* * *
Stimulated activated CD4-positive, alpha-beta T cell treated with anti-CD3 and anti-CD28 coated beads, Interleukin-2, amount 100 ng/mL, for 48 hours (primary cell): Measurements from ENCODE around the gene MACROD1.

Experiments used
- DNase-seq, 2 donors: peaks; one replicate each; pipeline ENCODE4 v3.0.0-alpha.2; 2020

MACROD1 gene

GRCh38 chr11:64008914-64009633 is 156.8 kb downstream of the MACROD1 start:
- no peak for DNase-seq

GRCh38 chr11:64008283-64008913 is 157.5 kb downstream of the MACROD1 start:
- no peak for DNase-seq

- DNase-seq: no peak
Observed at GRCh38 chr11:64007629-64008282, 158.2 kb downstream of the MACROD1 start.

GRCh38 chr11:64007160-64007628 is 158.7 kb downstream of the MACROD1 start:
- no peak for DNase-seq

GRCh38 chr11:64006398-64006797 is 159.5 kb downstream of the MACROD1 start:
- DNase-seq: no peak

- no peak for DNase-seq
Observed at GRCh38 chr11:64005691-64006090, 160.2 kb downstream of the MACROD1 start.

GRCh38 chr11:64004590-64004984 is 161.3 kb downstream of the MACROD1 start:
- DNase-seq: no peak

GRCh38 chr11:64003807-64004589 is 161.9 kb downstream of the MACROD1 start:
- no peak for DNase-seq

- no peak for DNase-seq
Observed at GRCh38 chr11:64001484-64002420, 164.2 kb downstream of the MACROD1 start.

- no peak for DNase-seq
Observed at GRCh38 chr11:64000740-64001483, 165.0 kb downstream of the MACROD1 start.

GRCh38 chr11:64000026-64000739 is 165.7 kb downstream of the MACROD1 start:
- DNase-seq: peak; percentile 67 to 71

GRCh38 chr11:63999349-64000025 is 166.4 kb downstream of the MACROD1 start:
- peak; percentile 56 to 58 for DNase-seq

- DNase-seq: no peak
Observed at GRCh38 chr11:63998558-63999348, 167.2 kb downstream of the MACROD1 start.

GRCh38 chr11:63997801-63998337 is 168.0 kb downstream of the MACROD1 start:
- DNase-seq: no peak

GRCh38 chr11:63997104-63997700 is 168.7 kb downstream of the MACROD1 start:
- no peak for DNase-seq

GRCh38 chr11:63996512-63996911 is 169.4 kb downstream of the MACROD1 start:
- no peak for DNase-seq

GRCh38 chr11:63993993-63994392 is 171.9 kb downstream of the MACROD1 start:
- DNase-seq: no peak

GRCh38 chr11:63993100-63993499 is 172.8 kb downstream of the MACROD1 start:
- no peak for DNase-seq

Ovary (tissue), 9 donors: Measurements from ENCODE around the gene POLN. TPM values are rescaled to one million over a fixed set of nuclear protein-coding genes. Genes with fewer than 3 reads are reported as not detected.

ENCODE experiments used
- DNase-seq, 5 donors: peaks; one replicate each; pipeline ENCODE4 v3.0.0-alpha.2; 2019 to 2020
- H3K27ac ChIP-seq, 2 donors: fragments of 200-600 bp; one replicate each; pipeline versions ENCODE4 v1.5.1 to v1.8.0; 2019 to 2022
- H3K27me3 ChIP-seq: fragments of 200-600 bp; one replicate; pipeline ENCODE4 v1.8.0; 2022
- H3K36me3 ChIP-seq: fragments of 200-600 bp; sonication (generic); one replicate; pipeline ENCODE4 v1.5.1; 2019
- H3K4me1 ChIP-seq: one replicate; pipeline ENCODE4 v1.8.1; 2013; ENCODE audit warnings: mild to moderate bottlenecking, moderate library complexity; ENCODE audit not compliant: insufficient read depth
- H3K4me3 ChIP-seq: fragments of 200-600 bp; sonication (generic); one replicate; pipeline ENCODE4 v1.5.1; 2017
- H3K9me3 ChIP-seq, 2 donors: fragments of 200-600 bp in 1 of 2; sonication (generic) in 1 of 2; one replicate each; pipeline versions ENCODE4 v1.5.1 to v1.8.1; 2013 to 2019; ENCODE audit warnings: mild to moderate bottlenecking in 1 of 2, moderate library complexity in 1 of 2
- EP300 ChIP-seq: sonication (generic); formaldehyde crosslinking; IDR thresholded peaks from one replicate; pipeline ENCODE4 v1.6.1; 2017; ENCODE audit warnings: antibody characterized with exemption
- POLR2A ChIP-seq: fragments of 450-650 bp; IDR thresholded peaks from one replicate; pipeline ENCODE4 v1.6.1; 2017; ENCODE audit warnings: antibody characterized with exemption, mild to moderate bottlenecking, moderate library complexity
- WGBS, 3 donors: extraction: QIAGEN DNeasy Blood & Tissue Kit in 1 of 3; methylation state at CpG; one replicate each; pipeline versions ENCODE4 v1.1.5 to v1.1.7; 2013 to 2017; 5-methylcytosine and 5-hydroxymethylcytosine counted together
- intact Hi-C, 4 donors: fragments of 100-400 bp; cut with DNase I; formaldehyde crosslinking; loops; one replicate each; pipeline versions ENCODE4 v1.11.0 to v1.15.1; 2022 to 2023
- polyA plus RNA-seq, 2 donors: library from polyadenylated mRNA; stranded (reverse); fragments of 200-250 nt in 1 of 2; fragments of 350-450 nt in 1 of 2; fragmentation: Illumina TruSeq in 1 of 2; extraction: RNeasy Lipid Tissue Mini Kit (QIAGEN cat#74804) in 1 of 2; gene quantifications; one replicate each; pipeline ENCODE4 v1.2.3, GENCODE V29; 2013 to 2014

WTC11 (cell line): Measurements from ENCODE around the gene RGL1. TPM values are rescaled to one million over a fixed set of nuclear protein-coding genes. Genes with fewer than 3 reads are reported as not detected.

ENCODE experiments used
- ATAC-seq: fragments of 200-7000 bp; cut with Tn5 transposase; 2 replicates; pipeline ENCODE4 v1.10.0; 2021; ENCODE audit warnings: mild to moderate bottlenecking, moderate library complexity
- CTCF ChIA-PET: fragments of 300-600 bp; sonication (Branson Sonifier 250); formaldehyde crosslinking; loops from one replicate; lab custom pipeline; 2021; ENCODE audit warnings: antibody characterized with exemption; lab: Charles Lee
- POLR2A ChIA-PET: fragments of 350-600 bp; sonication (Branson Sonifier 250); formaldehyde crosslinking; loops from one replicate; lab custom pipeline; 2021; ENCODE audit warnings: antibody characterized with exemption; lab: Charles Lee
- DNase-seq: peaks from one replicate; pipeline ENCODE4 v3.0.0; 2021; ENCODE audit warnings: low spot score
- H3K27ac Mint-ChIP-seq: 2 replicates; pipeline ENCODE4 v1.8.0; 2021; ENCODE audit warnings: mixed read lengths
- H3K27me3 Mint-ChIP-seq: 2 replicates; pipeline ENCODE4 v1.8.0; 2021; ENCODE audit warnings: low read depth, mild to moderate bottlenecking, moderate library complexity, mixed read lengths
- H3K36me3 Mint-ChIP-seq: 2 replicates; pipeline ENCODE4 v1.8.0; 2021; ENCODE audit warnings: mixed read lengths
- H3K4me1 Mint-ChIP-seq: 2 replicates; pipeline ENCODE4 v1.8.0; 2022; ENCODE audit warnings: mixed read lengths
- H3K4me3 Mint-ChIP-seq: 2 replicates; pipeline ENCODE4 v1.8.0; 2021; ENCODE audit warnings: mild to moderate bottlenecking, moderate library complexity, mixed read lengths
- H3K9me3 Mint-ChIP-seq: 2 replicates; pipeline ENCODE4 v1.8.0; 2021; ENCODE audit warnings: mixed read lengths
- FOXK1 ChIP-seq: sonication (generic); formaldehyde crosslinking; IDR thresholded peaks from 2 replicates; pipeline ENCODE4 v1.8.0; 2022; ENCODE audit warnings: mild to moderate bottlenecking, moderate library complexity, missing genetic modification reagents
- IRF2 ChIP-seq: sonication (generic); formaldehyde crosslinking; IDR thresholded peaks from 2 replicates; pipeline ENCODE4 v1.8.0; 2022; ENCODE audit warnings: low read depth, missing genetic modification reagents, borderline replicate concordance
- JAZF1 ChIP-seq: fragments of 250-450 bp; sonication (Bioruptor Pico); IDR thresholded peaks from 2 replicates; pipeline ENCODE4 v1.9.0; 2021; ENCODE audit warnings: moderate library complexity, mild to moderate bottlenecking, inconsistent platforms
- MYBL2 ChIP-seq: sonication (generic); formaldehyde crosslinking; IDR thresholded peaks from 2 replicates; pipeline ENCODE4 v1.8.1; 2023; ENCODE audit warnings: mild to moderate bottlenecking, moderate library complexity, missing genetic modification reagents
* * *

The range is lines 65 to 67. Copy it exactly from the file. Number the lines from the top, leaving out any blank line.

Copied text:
- H3K4me3 Mint-ChIP-seq: 2 replicates; pipeline ENCODE4 v1.8.0; 2021; ENCODE audit warnings: mild to moderate bottlenecking, moderate library complexity, mixed read lengths
- H3K9me3 Mint-ChIP-seq: 2 replicates; pipeline ENCODE4 v1.8.0; 2021; ENCODE audit warnings: mixed read lengths
- FOXK1 ChIP-seq: sonication (generic); formaldehyde crosslinking; IDR thresholded peaks from 2 replicates; pipeline ENCODE4 v1.8.0; 2022; ENCODE audit warnings: mild to moderate bottlenecking, moderate library complexity, missing genetic modification reagents